• Audio and Vibe alarm settings
  • Large 126 x 64 LCD screen
  • Mode selection (Modes 1,2,3 & 4)
  • Language Selection (English, Italian, French, Spanish or German)
  • 4.8V 2,000mAh NiMH transmitter battery
  • High-speed 11ms frame rate with 2048 resolution
  • 128MB SD card (included)

General Accessories Available Separately

  • Aluminum deluxe transmitter case
  • Trainer cord
  • Spektrum Flight Log
  • 4000mAh LiPo 2-cell transmitter battery pack








Smart Charge Global Charging System with International and Domestic AC Power Converter

The first thing I noticed was that the charging plug in the transmitter was smaller then the plug for charging my older DX7. When I got to the charger I saw that it looked completely different with a number of alternative clips for the power outlets in various countries. The AC converter switches AC current from a variety of systems to 12 V direct current to charge the transmitter. The Smart Charge global charging system is designed to take the hassles out of charging your transmitter whether you have the standard 2,000mAh NiMH 4-cell battery pack in the transmitter or the optional two-cell 4,000mAh LiPo battery pack in the transmitter. The DX7s has a built-in multi-chemistry charger designed to charge the 4-cell NiMH or the 2-cell LiPo pack at a charge rate of 200mAh. Furthermore, the charge port on the right side of the transmitter is not polarity-dependent as was my old DX7.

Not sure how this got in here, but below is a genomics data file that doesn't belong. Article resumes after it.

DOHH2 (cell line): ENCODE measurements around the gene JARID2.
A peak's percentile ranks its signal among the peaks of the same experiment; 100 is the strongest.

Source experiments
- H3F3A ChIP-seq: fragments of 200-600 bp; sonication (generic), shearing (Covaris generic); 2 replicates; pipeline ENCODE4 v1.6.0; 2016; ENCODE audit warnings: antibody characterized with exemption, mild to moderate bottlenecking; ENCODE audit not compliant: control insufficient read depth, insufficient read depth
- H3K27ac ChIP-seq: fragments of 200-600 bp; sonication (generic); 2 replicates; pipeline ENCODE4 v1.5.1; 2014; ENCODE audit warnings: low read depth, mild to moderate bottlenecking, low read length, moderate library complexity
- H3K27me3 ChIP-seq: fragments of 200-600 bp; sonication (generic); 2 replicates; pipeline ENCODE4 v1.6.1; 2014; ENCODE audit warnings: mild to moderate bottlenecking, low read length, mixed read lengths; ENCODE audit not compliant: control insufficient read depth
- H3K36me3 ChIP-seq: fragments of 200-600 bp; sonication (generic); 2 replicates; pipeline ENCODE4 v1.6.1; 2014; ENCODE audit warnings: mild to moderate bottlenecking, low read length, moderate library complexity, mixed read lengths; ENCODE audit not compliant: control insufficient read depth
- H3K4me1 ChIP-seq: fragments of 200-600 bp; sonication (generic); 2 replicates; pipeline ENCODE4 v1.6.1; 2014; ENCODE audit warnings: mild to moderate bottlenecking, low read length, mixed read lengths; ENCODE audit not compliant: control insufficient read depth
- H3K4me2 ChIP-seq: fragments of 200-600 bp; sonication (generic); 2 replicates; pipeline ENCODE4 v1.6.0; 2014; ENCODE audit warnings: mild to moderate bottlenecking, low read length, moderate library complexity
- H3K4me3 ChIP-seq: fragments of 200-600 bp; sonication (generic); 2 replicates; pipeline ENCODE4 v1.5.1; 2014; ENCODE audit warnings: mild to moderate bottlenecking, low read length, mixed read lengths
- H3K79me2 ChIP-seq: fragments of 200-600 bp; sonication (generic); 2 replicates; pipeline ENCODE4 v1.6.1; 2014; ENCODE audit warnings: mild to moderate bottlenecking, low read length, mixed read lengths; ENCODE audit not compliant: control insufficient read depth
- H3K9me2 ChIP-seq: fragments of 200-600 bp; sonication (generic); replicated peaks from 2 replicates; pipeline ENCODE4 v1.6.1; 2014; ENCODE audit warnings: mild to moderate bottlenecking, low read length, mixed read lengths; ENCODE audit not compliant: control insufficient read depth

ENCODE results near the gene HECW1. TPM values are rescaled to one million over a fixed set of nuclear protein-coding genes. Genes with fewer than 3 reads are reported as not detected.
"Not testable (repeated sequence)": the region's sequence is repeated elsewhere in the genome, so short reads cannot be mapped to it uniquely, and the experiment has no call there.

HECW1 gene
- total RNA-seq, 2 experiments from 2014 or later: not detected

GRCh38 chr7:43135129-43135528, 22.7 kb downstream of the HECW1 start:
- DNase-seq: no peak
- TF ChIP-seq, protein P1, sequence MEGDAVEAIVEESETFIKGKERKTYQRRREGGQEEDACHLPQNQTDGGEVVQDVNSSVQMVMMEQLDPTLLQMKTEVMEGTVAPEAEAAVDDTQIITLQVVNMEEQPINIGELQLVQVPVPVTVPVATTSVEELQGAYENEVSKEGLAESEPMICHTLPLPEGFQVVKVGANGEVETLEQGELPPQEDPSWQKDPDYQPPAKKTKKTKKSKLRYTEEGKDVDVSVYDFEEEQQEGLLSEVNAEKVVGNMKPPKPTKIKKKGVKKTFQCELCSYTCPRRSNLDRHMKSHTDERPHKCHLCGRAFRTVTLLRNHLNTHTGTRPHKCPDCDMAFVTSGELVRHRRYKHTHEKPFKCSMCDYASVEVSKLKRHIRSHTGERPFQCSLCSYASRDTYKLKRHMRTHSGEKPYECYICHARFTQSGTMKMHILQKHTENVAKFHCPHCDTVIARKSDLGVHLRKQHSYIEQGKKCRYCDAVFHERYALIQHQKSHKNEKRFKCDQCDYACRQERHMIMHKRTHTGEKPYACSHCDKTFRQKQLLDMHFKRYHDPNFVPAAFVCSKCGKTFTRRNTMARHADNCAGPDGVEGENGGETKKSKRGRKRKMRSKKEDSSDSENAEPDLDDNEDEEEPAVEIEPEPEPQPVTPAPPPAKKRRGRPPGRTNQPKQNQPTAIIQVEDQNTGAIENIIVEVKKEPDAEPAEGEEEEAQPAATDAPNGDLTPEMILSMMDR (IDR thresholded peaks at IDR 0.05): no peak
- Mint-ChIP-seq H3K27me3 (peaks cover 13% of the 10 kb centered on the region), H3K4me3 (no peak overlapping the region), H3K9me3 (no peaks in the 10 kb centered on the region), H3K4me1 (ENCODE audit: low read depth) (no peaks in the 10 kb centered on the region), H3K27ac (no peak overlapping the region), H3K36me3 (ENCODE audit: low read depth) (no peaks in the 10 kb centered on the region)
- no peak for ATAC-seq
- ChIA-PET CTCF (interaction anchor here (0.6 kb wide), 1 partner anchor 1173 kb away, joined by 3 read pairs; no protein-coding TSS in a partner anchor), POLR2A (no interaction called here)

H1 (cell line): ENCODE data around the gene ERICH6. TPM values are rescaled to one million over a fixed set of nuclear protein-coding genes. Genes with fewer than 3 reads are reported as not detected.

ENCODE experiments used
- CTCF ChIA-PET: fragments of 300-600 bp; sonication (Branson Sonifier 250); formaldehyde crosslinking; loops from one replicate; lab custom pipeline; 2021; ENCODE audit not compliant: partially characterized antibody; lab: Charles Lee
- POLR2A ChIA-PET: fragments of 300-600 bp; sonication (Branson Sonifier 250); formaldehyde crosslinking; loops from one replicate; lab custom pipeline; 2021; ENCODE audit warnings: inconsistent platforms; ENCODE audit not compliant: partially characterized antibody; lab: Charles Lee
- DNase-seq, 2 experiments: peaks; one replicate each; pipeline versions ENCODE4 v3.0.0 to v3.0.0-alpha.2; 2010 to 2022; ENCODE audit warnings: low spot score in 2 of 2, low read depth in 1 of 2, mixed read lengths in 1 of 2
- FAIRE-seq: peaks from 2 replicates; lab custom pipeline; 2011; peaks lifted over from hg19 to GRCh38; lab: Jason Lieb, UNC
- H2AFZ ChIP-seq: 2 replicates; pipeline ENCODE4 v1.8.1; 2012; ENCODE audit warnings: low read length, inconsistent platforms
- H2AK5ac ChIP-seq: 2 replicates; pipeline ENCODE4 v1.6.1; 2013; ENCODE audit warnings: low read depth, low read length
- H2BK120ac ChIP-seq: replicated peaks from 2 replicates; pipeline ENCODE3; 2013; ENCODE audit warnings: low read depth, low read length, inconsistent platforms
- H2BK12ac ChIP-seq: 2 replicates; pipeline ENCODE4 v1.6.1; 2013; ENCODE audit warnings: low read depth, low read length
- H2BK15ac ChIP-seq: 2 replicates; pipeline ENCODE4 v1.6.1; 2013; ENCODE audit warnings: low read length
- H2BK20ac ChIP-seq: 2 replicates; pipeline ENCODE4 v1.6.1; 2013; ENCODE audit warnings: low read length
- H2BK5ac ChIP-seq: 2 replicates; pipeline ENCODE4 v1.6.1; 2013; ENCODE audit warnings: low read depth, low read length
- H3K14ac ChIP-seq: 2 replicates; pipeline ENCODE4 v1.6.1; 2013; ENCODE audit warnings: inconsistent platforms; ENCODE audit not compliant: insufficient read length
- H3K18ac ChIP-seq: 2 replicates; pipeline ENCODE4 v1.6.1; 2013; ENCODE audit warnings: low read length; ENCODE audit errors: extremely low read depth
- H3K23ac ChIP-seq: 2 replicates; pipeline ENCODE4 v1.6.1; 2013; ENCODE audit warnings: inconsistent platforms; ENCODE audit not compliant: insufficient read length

The supplied 12 volt power converter has a number of outlet clips to match with the power outlets of various countries. I have selected the one for North America and placed the others in a safe place for storage. When the charger is connected to a power source and the transmitter the blue charging light on the transmitter goes on. With the NiMH this light stays on as long as they are connected even when the battery is charged. With the optional LiPo battery the light goes out when the charging is complete.

Initial Battery Charge for the Transmitter

With the transmitter on a non-flammable surface, I plugged in the battery charger to the charging port on the transmitter. Using the proper North American outlet clip I plugged the power source into an electrical wall outlet and let it charge for 12 hours with the 2,000mAh 4-cell NiMH battery pack that came with my transmitter. With the transmitter's battery charged I was ready to explore and program my new transmitter. But first I looked at my new receiver.